One of the things that suprised me about Simandou is the huge variety of moths, varying greatly in pattern and in size from itty bitty tiny ones to some bigger than your hand! Right now there aren't so many about in the rainy season but earlier on in the year they were everywhere.
Drilling here continues through the nights so when we go up to visit the rigs there are huge numbers of them to be seen attracted to the lights of the drilling rigs.
Of course moths aren't the only small beasties about (they are just the easiest to photograph, we had ants stealing bits of pringles that had fallen on the ground outside the bar a few evenings ago) and noise they make, especially in the evenings, is spectacular as is the sound of all the birds that feed on them!
One of the sad things here, for me anyway, is the lack of big wild animals. They were here in the past there but they have been hunted out (one of the passes over the mountain is called elephant pass and one of the geologists here found an elephant's tooth not so long ago). Of course compares to many other places there is still a fair bit of wildlife, dik-diks (tiny deer), monkeys of various types and chimps in the protected forest as well as lots of snakes and lizards! One of the good things about the operations here that I've mentioned before is the amount of effort being put in to protect the environment from both the operations setting up and running the mine as well as from the local population through education (bush meat is a big problem here.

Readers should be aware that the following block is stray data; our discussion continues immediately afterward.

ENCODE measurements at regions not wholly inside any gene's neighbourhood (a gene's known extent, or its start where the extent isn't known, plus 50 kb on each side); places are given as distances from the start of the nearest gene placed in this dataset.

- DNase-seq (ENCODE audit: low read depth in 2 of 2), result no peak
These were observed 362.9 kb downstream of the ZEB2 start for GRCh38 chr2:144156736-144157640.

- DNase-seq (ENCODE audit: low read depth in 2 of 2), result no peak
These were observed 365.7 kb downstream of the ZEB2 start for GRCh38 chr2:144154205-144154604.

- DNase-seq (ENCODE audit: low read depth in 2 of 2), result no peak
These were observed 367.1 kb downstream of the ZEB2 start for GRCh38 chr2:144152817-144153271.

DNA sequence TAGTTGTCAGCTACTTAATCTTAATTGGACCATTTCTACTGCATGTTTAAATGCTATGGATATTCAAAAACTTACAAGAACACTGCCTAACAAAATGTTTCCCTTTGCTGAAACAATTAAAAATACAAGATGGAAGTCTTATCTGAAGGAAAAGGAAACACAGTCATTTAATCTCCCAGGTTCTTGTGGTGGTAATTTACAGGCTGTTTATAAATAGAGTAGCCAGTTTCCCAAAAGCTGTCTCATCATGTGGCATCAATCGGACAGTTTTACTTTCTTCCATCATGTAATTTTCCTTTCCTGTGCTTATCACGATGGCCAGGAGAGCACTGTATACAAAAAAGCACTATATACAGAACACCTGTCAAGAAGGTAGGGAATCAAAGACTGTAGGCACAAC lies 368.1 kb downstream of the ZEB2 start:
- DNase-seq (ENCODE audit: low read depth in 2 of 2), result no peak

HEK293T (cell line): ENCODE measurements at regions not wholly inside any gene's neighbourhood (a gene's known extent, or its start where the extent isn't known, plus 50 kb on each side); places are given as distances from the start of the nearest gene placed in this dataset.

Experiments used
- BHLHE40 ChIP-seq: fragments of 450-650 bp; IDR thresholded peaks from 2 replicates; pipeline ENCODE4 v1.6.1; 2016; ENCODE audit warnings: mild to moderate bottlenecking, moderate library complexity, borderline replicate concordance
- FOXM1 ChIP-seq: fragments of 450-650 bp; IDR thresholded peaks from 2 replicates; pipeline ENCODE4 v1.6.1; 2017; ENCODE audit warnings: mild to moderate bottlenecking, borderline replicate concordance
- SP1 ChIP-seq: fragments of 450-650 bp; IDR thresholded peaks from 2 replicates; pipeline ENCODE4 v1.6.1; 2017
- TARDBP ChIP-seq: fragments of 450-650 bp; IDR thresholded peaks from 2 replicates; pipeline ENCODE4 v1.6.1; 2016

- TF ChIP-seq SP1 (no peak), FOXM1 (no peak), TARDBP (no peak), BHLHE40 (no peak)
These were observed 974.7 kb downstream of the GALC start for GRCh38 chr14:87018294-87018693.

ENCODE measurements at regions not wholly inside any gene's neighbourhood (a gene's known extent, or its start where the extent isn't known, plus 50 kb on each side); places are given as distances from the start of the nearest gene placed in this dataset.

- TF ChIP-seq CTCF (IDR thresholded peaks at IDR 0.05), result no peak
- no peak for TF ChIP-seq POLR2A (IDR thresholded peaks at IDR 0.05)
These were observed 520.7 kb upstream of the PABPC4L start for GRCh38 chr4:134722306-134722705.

|On the dinner table! I wonder what it's fuzzy rear is for?|
|Love the patterns on the big one.|
|By the door to my room, the corridor to my room is open to the air so we often have large numbers of moths attracted by the lights.|
|This photo was taken by my another geologist at night at one of the rigs.|
|And the promised beetle, for variety!|